Improve image: in order to get a better view above the diaphragm, an increase in depth can be done, but the very bottom of the screen shows the spine traversing above the diaphragm, indicative of effusion in the thoracic cavity. The stomach gets in view when the sonographer angles the probe anteriorly to fan through the region, and putting the probe in oblique view may help.

Interpretation: left pleural effusion; unable to assess for intraperitoneal fluid

Actual dx:  bilateral pleural effusions with pericardial effusion, thought to be due to lung cancer – done as part of RUSH

Case 11. 55 yr old male motorcycle accident, found unconscious with deformity to left femur and swelling and large cephalohematoma. Abdomen soft and nondistended, lungs clear bilaterally without chest wall crepitance. HR 112   RR 16   BP 140/92 O2 sat  97%RA

Part missing: Above the diaphragm (which I’d like to know), inferior pole and left gutter (but who cares after seeing the image above)

Improve image: this is a great view with adequate depth of the splenorenal space and subdipahragmatic area (note how the fluid is seen below the diaphragm but not that much in the splenorenal space – this is key and a common finding of where free fluid pools in the LUQ first)

Interpretation: intraperitoneal free fluid (…and with a soft/nondistended abdomen too); unable to assess intrathoracic cavity with this image alone.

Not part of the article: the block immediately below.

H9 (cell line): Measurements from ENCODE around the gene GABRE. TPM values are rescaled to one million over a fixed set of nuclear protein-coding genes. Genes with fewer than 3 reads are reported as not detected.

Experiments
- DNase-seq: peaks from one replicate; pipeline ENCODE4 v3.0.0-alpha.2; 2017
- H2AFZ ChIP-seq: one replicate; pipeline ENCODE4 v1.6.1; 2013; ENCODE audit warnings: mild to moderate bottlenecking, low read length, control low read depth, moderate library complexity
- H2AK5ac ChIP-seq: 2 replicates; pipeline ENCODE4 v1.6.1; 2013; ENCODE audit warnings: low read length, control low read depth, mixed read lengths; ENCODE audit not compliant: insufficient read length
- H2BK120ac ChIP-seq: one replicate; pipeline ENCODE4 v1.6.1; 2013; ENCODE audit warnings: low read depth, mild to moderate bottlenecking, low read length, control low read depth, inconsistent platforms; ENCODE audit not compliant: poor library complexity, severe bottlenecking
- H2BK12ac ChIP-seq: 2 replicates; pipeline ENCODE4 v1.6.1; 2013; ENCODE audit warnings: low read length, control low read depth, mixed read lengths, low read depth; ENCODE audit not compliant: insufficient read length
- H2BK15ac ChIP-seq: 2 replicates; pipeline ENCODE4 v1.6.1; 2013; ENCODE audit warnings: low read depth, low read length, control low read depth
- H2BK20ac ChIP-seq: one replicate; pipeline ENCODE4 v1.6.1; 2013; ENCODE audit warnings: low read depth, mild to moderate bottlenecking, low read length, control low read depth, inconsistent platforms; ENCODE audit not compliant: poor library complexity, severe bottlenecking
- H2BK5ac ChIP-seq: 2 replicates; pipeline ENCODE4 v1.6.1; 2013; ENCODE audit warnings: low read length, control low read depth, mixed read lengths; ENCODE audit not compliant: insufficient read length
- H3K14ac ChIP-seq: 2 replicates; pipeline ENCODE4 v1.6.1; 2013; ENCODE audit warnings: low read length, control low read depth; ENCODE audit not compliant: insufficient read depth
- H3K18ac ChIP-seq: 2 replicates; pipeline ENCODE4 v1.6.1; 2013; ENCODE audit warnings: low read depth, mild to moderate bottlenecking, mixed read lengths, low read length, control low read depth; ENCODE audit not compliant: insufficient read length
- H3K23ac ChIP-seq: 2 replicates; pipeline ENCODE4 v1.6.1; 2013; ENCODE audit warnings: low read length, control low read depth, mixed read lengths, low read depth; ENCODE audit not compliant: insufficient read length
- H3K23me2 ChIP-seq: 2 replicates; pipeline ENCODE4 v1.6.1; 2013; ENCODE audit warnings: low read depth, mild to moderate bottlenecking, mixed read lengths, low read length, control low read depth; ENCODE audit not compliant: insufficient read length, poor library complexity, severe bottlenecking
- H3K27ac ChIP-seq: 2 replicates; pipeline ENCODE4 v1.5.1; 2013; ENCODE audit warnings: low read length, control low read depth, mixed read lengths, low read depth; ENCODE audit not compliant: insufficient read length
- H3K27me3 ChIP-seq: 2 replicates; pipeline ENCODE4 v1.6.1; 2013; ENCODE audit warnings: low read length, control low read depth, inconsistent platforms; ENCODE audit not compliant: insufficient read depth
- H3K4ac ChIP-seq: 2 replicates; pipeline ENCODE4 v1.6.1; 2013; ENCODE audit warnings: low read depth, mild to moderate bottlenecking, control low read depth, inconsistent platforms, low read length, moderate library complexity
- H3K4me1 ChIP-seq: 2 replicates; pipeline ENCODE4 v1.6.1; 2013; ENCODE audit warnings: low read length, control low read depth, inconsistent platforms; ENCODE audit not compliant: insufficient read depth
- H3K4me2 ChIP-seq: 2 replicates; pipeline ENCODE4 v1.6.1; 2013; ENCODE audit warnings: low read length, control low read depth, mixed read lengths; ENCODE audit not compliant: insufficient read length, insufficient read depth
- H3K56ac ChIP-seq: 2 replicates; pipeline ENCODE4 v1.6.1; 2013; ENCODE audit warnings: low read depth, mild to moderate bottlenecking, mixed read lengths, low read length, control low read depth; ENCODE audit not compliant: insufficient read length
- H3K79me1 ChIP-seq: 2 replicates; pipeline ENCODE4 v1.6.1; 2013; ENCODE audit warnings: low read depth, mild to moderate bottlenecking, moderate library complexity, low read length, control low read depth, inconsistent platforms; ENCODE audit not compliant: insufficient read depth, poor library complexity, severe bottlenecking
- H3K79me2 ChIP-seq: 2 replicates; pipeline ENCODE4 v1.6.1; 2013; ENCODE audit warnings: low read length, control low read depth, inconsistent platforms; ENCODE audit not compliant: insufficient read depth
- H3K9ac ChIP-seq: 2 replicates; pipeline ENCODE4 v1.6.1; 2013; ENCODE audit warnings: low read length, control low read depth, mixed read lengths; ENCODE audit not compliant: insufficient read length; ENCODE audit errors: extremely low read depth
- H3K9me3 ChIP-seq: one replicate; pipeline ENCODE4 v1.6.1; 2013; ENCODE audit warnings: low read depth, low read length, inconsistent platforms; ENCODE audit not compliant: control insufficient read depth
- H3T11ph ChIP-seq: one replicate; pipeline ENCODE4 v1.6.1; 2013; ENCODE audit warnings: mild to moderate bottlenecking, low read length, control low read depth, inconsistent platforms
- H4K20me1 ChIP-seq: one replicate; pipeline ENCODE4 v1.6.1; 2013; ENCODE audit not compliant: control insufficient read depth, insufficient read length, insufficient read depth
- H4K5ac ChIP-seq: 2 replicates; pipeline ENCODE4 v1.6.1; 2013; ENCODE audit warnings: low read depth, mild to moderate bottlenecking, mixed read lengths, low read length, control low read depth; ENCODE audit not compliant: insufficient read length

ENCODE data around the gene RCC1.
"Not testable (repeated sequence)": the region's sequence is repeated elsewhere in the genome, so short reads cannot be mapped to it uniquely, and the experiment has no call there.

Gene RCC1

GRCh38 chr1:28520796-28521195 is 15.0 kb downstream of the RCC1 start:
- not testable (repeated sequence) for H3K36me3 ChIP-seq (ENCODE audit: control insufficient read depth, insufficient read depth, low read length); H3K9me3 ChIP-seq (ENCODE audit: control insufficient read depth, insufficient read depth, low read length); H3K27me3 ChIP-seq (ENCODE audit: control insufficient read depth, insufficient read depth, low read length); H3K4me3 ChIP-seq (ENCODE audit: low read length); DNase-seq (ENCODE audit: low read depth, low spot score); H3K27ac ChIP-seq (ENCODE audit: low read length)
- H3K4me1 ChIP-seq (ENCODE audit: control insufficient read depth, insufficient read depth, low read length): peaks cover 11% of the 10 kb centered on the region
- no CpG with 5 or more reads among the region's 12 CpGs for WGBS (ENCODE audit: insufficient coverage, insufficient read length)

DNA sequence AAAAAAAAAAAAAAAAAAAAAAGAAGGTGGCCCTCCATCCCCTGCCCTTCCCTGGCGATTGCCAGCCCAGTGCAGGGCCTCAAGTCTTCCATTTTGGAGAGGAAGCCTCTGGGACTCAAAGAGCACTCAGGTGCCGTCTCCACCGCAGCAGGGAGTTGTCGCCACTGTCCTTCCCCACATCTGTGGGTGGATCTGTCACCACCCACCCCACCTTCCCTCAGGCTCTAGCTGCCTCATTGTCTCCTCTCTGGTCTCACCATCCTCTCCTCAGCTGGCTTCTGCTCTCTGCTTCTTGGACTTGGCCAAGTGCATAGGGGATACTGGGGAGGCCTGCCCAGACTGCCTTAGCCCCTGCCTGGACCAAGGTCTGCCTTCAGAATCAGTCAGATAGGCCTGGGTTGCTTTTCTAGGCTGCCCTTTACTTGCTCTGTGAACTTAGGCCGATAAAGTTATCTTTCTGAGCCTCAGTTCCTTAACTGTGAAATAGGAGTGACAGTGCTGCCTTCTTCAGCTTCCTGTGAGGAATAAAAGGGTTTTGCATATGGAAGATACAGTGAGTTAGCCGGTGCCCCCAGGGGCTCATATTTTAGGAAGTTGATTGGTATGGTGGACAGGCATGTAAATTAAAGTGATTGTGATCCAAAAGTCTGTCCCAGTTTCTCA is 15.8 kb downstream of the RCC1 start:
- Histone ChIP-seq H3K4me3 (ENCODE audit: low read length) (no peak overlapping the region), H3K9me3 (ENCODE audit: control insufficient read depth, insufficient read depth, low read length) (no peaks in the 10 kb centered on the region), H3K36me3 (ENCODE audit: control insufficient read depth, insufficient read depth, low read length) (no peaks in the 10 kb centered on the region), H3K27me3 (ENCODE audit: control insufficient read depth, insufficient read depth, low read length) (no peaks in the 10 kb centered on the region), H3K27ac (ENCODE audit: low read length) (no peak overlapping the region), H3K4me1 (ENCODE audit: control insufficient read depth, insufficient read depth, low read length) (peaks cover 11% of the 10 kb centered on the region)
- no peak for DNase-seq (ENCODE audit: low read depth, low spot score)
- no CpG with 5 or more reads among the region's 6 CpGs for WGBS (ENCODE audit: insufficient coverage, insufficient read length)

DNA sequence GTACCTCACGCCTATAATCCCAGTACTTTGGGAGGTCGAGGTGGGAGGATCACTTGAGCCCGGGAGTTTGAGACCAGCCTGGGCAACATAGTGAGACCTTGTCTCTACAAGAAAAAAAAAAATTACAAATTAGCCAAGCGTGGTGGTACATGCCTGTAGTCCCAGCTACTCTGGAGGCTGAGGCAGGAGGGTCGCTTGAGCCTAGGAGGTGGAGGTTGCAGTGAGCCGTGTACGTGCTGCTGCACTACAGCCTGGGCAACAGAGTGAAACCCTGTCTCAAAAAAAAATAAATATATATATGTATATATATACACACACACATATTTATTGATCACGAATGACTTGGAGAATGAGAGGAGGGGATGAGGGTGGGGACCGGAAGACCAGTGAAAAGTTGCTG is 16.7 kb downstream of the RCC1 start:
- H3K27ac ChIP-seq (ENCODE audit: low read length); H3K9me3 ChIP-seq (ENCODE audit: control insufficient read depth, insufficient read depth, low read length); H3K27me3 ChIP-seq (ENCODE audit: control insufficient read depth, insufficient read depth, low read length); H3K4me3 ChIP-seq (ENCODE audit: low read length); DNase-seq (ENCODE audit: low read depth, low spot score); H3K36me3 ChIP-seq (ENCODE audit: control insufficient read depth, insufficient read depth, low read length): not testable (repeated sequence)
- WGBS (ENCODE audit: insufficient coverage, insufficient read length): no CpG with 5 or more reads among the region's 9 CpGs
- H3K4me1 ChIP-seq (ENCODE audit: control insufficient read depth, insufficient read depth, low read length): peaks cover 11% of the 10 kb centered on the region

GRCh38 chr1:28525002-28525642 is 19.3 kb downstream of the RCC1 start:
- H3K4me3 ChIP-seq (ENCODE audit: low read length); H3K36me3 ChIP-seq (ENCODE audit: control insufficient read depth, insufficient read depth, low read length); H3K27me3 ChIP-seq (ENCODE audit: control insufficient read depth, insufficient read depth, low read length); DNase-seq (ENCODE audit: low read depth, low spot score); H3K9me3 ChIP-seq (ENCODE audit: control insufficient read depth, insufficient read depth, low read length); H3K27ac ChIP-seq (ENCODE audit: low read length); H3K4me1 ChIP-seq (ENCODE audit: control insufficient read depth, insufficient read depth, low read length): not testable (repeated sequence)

Actual dx: skull fracture, Subdural hematoma, subarachnoid hematoma, grade 2 liver laceration, high grade splenic laceration, multiple left sided posterior rib fractures, femur fracture –

Case 12. 34 yr old male fall from 2nd story onto feet and back c/o severe mid back pain, with distal motor function intact but unable to range at hip due to back pain. abdomen soft/nontender/nondistended. lungs clear bilaterally. HR 124  RR 22   BP 168/98   O2 sat 95%RA

Part missing: below diaphragm, inferior pole and left paracolic gutter

Improve image: the stomach is in the view here – oblique the probe (indicator toward gurney and angle posteriorly) and fan more thoroughly

Interpretation: was negative – but was it?….

Other things to know about the image: there is a small sliver of intraperitoneal free fluid between the spleen and superior pole of the kidney – look at it again and you’ll see it now that you know (if you saw it from the beginning – right on!)

Actual dx: left posterior lower rib fracture, splenic laceration, renal contusion, lumbar fractures